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The Penthouse at the Lamar Building

Address: 753 Broad Street

Owner: Privately Owned

History and Significance:  Designed by internationally known architect I. M. Pei and partners, the penthouse on the Lamar Building was completed in 1976.  The Lamar Building itself, designed by architect G. Lloyd Preacher of Augusta and Atlanta, and architect W. L. Stoddard of New York, was completed in 1918 after the structure was damaged in the great Augusta conflagration of 1916.  The juxtaposition of the modern architectural style of the penthouse and the main skyscraper with Baroque elements has been the topic of conversation since the penthouse was finished.  Whether or not you agree with the design of the addition, the fact that Augusta has such a volume of designs from I. M. Pei is worth documenting and preserving.  It is notable that Pei\’s design for the Louvre Pyramid in Paris was a decade following the Augusta design, which he also based on the Egyptian pyramids. The Georgia Chapter of the International Committee for the Documentation and Conservation of Buildings, Sites, and Neighborhoods of the Modern Movement (DOCOMOMO) visited Augusta in the summer of 2010 and the Lamar Building\’s penthouse was the highlight of the group’s site visits.  With such prominent visibility on the downtown skyline, the condition of the penthouse should reflect reinvestment in downtown. It also serves as a symbol that as time passes, buildings of our recent past become more significant, and representative examples need to be preserved into the next century.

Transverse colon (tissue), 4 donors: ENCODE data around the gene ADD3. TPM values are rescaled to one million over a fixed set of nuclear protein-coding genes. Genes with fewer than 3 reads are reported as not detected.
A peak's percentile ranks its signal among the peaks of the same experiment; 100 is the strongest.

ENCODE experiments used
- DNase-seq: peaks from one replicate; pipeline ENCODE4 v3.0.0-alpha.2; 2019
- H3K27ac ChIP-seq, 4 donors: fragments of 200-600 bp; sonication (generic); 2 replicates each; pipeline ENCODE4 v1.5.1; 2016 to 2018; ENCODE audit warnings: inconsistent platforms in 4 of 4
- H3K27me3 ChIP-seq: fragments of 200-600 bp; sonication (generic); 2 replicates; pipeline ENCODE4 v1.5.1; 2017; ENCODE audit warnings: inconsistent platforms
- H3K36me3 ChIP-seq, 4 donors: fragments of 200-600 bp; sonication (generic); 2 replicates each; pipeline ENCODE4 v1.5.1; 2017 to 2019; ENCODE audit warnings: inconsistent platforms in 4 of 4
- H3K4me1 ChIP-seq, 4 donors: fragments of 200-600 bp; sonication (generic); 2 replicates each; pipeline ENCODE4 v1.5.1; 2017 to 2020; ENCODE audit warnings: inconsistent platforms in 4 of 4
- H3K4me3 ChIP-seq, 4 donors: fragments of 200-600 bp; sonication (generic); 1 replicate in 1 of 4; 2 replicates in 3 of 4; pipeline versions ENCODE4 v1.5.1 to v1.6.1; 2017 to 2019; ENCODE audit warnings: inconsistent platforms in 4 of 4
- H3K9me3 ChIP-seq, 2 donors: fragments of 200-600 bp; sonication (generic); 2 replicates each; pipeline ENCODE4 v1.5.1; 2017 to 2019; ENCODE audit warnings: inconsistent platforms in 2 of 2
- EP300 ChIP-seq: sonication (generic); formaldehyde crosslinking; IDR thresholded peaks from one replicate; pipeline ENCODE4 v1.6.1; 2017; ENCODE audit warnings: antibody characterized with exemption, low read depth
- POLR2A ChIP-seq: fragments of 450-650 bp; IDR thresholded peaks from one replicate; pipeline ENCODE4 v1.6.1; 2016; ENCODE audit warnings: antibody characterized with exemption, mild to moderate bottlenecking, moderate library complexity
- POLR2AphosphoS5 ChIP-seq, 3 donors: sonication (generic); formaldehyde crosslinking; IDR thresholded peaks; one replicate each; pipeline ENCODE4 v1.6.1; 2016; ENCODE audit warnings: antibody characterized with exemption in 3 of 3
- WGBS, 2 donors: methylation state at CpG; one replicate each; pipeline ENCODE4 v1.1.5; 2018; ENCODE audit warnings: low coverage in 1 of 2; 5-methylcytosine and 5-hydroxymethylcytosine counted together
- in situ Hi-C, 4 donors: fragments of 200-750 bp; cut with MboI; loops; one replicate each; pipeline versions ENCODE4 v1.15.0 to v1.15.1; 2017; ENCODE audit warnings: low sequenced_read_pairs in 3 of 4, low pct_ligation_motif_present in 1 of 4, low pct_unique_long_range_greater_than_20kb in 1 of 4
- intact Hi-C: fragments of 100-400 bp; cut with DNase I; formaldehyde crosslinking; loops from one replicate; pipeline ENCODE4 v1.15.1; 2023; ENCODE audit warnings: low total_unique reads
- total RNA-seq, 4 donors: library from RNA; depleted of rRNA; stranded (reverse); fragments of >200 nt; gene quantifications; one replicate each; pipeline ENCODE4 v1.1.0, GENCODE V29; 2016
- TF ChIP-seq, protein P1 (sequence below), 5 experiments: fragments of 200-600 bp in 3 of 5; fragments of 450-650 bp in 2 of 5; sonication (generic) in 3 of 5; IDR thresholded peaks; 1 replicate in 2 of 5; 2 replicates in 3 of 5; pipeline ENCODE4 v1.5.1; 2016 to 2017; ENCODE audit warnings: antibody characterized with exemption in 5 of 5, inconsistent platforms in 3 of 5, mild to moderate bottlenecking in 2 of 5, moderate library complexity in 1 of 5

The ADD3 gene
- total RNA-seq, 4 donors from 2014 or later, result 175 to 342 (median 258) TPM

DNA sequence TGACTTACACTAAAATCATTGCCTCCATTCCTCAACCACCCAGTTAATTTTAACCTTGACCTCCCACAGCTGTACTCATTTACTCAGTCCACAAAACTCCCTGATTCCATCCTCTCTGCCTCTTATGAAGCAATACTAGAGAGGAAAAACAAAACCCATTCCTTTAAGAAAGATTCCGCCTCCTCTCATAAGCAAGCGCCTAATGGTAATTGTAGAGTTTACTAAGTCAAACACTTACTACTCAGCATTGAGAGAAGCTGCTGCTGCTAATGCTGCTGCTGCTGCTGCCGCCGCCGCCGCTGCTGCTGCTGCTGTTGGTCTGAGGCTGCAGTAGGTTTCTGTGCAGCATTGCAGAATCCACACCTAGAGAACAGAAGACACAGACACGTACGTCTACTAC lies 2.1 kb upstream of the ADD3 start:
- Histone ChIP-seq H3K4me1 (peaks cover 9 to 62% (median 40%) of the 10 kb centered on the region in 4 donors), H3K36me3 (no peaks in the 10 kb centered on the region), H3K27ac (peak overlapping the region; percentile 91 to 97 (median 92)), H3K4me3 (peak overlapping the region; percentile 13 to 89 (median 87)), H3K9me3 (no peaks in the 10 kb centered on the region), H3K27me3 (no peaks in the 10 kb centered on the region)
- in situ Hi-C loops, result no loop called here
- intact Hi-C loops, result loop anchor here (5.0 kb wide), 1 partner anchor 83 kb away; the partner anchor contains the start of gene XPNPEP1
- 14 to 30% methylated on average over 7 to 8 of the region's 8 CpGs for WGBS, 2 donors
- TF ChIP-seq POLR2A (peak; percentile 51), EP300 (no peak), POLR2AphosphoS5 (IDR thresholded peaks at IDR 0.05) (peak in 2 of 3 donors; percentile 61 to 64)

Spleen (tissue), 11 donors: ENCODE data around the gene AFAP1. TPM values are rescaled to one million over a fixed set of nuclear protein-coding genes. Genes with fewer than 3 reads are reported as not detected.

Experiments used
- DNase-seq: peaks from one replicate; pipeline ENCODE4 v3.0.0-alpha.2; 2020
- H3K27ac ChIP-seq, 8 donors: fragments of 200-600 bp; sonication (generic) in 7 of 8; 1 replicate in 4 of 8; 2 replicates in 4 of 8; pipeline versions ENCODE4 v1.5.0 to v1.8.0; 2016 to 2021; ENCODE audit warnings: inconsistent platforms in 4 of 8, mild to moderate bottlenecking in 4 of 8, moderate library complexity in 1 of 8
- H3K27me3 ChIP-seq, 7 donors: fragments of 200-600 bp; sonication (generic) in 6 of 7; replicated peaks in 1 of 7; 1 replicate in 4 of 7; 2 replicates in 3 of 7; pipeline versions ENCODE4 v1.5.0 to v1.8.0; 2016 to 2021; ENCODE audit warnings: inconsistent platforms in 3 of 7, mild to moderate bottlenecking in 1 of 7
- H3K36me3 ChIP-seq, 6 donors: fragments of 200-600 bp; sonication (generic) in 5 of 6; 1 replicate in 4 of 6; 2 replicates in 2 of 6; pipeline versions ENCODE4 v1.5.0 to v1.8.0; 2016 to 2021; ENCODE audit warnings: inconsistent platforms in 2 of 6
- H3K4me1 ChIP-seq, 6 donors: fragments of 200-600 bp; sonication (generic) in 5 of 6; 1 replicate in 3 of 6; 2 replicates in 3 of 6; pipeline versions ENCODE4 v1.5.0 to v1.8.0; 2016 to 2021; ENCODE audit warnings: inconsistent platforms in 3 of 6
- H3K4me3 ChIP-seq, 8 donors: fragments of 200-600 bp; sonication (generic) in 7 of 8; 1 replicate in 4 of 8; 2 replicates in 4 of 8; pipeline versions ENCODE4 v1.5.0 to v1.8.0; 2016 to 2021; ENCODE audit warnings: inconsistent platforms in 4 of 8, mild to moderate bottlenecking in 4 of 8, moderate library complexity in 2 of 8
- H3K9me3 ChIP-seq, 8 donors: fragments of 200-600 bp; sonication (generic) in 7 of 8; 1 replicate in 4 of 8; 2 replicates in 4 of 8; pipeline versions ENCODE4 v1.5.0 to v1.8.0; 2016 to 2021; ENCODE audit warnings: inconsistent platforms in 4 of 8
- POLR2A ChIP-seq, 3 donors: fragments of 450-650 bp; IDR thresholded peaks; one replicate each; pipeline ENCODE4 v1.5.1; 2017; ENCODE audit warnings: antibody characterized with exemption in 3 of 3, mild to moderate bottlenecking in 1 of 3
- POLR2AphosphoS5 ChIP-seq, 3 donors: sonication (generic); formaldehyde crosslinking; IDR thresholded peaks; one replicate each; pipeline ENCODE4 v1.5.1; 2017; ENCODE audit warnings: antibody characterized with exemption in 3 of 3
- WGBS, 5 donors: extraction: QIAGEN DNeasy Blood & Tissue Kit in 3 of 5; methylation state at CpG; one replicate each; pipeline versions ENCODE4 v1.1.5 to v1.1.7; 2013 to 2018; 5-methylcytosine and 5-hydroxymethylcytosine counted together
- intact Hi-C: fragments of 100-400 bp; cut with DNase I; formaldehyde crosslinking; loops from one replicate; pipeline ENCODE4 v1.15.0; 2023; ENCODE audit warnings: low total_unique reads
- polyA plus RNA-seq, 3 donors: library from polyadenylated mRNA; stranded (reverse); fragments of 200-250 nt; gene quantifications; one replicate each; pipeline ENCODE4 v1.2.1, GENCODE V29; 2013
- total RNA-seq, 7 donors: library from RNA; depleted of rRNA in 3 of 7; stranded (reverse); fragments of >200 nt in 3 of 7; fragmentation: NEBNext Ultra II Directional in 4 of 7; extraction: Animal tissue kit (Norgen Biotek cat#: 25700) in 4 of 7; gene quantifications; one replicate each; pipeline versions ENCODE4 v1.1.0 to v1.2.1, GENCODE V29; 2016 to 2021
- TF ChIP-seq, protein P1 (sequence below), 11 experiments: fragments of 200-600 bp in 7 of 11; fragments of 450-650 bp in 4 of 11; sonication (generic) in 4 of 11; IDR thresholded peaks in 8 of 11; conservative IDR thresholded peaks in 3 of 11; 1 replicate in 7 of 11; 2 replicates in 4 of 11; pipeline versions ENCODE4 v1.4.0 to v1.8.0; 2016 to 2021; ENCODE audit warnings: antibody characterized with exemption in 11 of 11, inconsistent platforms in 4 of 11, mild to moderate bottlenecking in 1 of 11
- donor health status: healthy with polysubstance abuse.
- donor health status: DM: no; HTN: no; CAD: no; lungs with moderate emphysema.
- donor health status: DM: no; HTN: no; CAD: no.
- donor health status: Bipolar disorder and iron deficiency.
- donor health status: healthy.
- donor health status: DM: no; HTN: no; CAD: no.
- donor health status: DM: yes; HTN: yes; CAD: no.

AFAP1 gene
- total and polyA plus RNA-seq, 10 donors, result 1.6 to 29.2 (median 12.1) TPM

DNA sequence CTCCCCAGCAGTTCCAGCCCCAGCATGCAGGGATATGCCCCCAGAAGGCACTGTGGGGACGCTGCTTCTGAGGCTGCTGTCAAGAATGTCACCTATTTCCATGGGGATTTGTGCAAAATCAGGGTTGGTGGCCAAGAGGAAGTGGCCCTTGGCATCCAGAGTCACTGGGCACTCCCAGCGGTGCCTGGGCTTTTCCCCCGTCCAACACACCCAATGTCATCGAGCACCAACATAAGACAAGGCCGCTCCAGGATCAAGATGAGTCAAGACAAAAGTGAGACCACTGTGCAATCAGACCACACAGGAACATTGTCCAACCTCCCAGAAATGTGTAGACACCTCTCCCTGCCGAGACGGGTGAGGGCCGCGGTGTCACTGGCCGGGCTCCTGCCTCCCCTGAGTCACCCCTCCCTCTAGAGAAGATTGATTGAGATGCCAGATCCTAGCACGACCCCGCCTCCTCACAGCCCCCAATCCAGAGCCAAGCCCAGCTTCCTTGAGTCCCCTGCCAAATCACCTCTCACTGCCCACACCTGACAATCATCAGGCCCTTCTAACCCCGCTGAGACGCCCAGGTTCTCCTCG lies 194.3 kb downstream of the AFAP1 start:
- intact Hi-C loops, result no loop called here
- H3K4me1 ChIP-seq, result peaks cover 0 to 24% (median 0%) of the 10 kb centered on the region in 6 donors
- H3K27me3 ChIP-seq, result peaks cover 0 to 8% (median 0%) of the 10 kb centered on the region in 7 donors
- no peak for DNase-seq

Threat:  The penthouse is vacant and maintenance is deferred.  Glass pane has been damaged on the southern façade and not repaired.

Potential Uses:  Private office space, commercial office space, income producing rental or small event space

Preservation Tools: (1) A contributing resource in the Augusta Downtown Historic District, which is listed on the National Register of Historic Places, and is therefore eligible for all programs of the National Register which are  tax incentives for certified rehabilitations and other potential grant funds when available; (2) located in the Downtown Local Historic District which means that any alteration to the exterior, including demolition, should be approved by the Augusta Richmond County Historic Preservation Commission.